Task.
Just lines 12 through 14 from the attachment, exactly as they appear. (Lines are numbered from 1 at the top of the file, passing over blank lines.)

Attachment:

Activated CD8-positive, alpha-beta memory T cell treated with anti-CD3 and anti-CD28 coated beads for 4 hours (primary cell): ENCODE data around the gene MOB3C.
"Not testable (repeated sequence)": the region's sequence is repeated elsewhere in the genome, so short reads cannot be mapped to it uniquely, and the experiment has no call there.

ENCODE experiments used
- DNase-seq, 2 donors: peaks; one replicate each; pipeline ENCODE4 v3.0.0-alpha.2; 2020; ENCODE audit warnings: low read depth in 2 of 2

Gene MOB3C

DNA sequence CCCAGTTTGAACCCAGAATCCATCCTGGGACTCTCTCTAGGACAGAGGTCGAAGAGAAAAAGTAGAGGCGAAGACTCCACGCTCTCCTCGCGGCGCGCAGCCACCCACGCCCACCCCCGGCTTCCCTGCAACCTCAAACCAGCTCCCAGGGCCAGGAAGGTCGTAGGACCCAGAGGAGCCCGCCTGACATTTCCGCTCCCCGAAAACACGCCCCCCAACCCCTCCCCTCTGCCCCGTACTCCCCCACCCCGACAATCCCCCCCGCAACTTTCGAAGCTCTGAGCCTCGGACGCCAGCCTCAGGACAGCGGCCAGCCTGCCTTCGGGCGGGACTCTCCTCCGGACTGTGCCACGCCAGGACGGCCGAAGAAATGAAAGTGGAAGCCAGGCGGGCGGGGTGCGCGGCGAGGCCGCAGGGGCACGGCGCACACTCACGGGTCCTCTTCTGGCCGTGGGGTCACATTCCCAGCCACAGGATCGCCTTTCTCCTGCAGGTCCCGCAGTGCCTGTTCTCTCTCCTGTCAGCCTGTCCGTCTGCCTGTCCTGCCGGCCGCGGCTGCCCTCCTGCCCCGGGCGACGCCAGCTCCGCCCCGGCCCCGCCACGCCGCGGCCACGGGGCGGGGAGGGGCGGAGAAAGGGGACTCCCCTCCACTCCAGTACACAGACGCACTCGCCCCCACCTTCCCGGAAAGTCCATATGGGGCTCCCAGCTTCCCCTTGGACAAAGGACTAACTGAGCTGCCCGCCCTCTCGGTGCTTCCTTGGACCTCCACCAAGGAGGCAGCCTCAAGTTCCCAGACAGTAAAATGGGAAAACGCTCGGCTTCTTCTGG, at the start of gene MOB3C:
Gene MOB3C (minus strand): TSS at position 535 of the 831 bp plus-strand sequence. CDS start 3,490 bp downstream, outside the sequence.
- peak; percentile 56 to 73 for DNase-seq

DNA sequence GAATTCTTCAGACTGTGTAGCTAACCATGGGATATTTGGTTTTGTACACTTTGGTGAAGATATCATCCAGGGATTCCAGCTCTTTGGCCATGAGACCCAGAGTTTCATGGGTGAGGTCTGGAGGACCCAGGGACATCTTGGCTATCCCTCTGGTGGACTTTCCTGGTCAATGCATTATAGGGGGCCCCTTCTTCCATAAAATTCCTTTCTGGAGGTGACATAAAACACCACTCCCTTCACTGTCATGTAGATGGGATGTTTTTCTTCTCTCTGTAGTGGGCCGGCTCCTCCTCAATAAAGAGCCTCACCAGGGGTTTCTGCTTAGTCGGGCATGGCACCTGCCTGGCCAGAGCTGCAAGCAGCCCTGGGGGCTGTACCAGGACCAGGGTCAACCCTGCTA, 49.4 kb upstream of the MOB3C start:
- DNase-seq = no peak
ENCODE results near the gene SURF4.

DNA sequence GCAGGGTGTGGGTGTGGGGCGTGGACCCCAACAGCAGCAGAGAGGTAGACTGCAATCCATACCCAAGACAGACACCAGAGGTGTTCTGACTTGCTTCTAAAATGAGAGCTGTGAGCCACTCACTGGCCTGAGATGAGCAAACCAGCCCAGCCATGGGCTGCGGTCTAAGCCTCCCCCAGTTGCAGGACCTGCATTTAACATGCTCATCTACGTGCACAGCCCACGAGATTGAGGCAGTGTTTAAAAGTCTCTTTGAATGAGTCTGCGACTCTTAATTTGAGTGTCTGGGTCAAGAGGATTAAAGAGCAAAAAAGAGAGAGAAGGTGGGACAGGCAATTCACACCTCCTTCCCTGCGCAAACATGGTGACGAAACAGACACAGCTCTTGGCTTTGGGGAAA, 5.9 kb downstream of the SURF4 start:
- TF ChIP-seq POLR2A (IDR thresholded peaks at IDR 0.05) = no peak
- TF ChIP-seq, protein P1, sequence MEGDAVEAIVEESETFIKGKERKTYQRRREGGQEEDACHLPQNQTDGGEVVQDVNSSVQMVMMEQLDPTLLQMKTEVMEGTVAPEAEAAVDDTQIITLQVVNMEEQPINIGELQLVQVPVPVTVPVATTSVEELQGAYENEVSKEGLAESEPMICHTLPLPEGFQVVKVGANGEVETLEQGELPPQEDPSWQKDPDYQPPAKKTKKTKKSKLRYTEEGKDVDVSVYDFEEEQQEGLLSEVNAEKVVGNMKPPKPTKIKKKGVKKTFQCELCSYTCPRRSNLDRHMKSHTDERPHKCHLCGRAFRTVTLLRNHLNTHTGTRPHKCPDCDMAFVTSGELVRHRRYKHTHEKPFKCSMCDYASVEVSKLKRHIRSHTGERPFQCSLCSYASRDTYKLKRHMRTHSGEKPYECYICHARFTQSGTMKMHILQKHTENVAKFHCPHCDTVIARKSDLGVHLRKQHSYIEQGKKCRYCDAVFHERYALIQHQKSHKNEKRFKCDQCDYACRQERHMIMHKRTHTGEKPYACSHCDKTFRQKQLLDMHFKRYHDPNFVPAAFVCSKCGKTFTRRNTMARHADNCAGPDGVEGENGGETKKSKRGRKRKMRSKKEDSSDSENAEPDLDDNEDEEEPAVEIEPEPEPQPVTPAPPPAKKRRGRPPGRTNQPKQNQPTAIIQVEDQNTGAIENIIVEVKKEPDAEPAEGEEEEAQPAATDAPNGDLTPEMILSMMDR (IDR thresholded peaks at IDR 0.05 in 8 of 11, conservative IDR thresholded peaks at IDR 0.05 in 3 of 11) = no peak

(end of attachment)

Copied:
DNA sequence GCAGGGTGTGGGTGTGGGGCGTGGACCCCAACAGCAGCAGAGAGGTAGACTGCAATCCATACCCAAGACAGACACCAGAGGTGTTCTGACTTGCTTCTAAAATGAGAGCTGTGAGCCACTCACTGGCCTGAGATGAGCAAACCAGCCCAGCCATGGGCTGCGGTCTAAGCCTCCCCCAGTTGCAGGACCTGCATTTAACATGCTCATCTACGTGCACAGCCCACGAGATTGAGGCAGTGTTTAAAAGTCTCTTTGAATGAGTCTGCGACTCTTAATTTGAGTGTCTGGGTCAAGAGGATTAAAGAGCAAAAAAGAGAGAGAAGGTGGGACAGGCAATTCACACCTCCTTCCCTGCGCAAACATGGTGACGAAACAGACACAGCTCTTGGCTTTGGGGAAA, 5.9 kb downstream of the SURF4 start:
- TF ChIP-seq POLR2A (IDR thresholded peaks at IDR 0.05) = no peak
- TF ChIP-seq, protein P1, sequence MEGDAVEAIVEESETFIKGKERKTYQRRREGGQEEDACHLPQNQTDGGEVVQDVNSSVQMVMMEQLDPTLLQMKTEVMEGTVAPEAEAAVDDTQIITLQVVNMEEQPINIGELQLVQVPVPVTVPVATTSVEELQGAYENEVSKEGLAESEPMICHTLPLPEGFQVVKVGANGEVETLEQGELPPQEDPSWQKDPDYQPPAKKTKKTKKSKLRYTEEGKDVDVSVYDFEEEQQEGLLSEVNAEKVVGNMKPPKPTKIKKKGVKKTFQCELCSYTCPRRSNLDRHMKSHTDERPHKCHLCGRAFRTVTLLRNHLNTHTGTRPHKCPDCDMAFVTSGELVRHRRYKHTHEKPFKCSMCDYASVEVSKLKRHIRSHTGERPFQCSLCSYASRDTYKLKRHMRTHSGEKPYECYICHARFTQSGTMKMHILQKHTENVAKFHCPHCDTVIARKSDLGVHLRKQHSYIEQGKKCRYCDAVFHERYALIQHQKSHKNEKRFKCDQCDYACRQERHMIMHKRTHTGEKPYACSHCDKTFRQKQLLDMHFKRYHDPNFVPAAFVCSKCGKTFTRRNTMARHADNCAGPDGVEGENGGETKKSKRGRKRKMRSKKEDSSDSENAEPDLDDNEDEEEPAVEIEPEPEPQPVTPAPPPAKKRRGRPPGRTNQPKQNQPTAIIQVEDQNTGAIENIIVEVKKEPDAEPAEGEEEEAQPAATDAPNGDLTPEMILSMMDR (IDR thresholded peaks at IDR 0.05 in 8 of 11, conservative IDR thresholded peaks at IDR 0.05 in 3 of 11) = no peak